Daniel Rios
ASU Student Journalist

How PCDS has risen to the top of the field and the classroom

May 10, 2024 by Daniel Rios, Arizona State University

Two banners of the "Don F. Stone Overall Excellence Award" hanging in the PCDS gym on campus. (Daniel Rios/AZPreps365)

Daniel Rios is an ASU Walter Cronkite School of Journalism student covering Phoenix Country Day School for AZPreps365.com.

Not every school excels in the classroom and on the field, especially at the high school level. In Paradise Valley, there is one school, who over the years has climbed its way up to the top of both.  

Phoenix Country Day is known to be a top academic school. With the school being a private college prep school, academics have been a staple for the school for its entire existence. The school is ranked as the No. 1 private academic institution in Arizona. Athletics has been in the rearview mirror for a majority of the school's 63-year history. 

That all changed 16 years ago. 

Shane Lewis took over the athletics department at PCDS over 16 years ago. Things were a lot different back then, but Lewis knew he wanted to accomplish one thing when he got to PCDS. 


“When I got here, academics is where it’s always been [up here] and athletics was here [down here],” Lewis said. “Look at your top college institutions in the country, Stanford, Northwestern and Duke. My goal was to just bring athletics up. Because I think smart kids can play sports too.” 

When Lewis first got to PCDS, kids would miss practice due to academics. That has always been and will be a challenge at the school. In his first meeting with the swim team he told the team, “If you don’t go to practice, you won’t swim on Tuesday.” He did the same thing with the softball team, and after that, they all showed up and didn’t miss practice again. 

The hope was for kids to strengthen their time management skills to be able to handle the work and play sports. For the overall program to get better, some changes needed to be made and it starts with the culture of how the school approaches sports.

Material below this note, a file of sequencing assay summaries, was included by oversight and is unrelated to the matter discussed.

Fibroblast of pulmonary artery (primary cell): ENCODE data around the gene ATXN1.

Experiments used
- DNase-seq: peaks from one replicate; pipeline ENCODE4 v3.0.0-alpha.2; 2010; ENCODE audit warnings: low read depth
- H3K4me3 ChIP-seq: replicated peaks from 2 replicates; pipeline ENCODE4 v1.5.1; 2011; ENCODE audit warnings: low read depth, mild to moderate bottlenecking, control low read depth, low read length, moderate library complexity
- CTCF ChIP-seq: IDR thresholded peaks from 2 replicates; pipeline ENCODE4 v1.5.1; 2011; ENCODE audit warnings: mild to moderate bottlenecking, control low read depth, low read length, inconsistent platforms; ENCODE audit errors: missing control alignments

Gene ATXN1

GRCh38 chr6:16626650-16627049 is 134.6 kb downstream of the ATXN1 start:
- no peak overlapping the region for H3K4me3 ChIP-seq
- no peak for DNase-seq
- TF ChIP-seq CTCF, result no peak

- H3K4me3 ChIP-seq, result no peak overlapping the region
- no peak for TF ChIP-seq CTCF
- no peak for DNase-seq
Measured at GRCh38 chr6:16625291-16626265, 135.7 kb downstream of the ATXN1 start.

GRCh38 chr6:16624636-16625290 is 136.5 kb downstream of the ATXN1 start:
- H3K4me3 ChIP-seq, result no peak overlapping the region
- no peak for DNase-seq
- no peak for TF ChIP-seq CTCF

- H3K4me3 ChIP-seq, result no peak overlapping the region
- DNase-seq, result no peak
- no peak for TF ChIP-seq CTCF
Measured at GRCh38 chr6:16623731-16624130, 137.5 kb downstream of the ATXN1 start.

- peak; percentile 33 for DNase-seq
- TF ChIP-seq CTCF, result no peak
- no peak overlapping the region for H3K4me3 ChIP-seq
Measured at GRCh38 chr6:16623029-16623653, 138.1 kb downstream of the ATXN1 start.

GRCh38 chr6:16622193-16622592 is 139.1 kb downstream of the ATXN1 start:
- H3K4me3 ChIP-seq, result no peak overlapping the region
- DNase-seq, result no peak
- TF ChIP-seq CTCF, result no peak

For starters the regime before Lewis adopted a “no cut” policy when it came to the teams. Something that was a hard change, but a necessary change for Lewis to begin the culture shift needed to start giving athletics a more serious feel within the school. 

“The culture here was ‘you can’t cut people, '” Lewis said. “I didn’t wanna cut, but sometimes you have to. I can’t just carry everybody.” 

Lewis built a second gym to help further the athletics program and faced another challenge. A lot of his athletes would flip schools and transfer to Arcadia, Brophy and Xavier. Something he knew couldn’t happen any longer. So PCDS emphasized its middle school feeder programs and teams. 

The idea is for the high school coaches to be able to coach the middle school teams to build and show that PCDS cares about athletics. A big reason Lewis lost kids 16 years ago is because parents came up to him and told him they wanted to go to a school that “cared” about sports. 

Lewis is now heavily involved in two middle school leagues, The Mountain Valley Athletic League and the Cactus Christian School League. Both host two different PCDS teams that the high school coaches will coach. He made sure to switch the schedule around for certain sports and make sure his coaches were okay with coaching two separate teams and this change has made all the difference. 

His administration has now put more of a value on sports. They believe that it is very important for kids to participate in extracurricular activities to make high school more enjoyable for them. With Lewis being involved with the middle school leagues, that participation has skyrocketed.